What happens when we die?

Information takes up physical space

It’s incredibly small, but nevertheless, it seems that information does actually require some physical space in order to exist. 

Previously I’d always assumed that information was not physical, and when you consider how much information you can store on a 1 terabyte hard drive compared to the old days, when storage was huge. 

Yet as storage space increases so too does the amount of information we want to store. Endless super high quality streaming video footage, quantum physics experiment data… is there a limit? Even if we could store one bit of information per atom. The amount of practical space we have access to is finite. Therefore surely the amount of information we can store is also finite? It’s a lot, an unimaginable amount, but ultimately finite.

So what does this say about the ground of all being. If information requires some physical substructure, does this mean that consciousness is not the root of the world after all… ?

Awareness is information.

It’s often thought that awareness, or pure being, or consciousness, is a non physical process, it exists beyond the limits of the physical world.

However awareness itself is a flow of information. And information requires physical space, so even awareness has a physical presence in spacetime. 

It could be that the space required to process the awareness of the universe requires a space the size of the universe. 

All of the information required to create a universe, takes up the space of a universe.

So what happens after you die?

Let’s say that you are information, not only the physical information of your body, but also your mental information, the contents of your mind and all of your experience, there is some other form of information here too, but I’m not sure how to name it.

Now when you die, what happens to all this information? It doesn’t disappear. Physics tells us that information cannot be destroyed, it just changes form. So it continues to exist, but obviously something has changed, there is a radical difference in the form and process of the physical and mental presence. However the information still exists, after all, it is a fundamental law of physics, information cannot be destroyed. But it does transform. And as it transforms it dissipates.  Or we could say, it changes its form of coherence.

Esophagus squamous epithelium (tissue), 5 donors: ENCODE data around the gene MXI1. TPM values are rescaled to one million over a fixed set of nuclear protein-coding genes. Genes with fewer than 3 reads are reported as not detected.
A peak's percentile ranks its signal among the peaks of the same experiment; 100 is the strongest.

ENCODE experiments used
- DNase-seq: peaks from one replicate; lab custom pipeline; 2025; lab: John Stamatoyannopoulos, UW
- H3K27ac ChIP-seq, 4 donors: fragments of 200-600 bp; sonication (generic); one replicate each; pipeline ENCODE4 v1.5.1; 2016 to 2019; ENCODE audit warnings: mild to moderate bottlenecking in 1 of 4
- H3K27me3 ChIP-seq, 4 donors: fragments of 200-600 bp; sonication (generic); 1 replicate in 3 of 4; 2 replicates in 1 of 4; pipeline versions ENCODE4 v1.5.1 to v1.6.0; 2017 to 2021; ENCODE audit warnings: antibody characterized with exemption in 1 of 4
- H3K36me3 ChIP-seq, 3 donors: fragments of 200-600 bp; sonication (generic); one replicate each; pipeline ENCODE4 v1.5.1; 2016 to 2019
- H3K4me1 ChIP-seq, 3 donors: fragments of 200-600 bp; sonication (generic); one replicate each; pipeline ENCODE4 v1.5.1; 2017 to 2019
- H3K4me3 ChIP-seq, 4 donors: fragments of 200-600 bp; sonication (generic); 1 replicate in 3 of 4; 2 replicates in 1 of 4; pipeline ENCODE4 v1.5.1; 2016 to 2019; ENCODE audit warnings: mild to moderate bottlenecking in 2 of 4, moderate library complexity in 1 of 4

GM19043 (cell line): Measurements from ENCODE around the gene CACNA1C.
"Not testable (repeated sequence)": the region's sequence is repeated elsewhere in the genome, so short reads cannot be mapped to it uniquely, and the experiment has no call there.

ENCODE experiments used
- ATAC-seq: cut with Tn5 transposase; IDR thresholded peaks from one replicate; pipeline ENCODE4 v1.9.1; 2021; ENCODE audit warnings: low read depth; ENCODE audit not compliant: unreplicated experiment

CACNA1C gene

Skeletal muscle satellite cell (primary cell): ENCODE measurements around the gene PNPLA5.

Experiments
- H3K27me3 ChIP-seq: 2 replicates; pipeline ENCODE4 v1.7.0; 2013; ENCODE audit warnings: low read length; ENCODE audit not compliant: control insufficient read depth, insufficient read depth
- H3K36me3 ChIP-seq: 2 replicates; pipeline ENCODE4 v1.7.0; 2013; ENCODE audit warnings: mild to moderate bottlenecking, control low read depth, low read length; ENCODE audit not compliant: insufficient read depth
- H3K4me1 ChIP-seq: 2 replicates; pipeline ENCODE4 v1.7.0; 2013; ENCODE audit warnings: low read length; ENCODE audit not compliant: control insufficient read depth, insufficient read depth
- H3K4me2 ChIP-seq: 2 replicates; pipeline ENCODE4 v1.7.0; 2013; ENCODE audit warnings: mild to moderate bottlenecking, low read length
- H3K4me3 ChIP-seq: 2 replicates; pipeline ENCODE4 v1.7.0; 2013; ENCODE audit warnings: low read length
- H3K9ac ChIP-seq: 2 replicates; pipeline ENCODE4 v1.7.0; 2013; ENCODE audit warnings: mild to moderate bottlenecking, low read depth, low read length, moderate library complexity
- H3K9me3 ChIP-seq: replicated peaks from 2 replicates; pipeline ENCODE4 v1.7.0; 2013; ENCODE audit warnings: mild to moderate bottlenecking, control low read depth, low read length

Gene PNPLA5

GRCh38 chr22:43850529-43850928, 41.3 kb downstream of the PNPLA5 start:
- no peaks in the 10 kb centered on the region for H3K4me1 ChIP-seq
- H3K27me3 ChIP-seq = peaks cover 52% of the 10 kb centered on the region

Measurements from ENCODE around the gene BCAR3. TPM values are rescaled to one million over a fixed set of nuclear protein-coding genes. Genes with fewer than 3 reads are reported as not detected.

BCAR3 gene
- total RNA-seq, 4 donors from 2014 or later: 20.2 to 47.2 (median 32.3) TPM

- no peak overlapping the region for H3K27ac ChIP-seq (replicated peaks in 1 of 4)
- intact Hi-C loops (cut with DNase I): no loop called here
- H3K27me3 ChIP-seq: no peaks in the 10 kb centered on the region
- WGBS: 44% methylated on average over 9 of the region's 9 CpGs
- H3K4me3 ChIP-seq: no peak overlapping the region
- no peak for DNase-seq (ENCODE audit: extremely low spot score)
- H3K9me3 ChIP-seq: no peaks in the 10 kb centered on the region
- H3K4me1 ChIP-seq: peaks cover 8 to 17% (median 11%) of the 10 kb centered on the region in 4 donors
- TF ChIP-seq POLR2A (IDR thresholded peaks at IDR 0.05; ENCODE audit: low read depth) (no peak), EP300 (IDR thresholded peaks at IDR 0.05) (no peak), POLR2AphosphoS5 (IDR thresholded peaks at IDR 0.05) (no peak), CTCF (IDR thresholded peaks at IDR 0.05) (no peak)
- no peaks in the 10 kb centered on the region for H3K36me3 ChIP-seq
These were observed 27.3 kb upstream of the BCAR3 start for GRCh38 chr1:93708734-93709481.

Incoherent information takes the same space as coherent information.

We can experience this when we do a jigsaw puzzle. The final image is just the result of rearranging all the pieces. Yet all the random pieces take up the same space as the final image.

So if we break down your body into random atoms, you would take up the same space, but you would no longer be recognisable as you. 

So it seems that death is a process that causes a significant incoherence in the information that is you. Or rather, death happens as the coherence of the information we associate with (self) becomes no longer coherent. 

And this can be physical death, or psychological death. A person can “seem” dead to another person if the information one knew them by has become significantly incoherent.

But what about the experience from the first person perspective? What does it feel like to die? What does it feel like to experience becoming incoherent?

From the point of view of awareness, I can say that to witness ones own slow transformation toward greater incoherence is quite humbling. Firstly there is the recognition of the tremendous organisation of information required to process this experience of being alive. It truly is quite spectacular. There is also a tremendous sadness, seeing the potential never accomplished. And at the same time, there is some kind of excitement, seeing the possibilities for others partaking in this same journey. What might they accomplish in this world to come?

As the information that holds me together as a coherent process in this world disperses, I become less able to make sense of, and in, this world. Yet another world opens up to me, a world not of sense making, but a world of a more pure experiential quality. It is as if I am seeing beneath the surface of the sense making world, to some underlying sublayer. There are colours but with no names, there are forms, again with no names. Here we have bypassed the naming layer, the part that keeps information coherent, now this information seems to mingle and merge with itself, to bypass boundaries once imposed by the naming coherence. It is possible to experience the incoherence, and it’s not so frightening, there is a sense of awe and wonder, there is an experience of such vastness and incredible majesty. It’s just very different to what we’re normally used to. 

Slipping further into incoherence it becomes difficult to bridge a connection from the experience to my word forming activity… and soon the ability to continue typing … 

There comes a point where coherence with this physical world ends. But I cannot say for sure that at that point awareness ends. It could well be that awareness continues, and perhaps even finds a new form of coherence. I’ve not yet had that experience, so I cannot report on it. But I can certainly entertain the possibility. It feels perfectly feasible. Awareness is very present at the layers beyond words and forms. It’s a strange world, an unspeakable world, but a reality non the less. So to speculate a deeper reality beyond even that, is conceivable.

And of what spaces we will find ourselves in, when we move beyond this world, are journeys of which we can only yet dream…

And to all those who are about to take that journey, I wish god speed and may good angels be your companions. 

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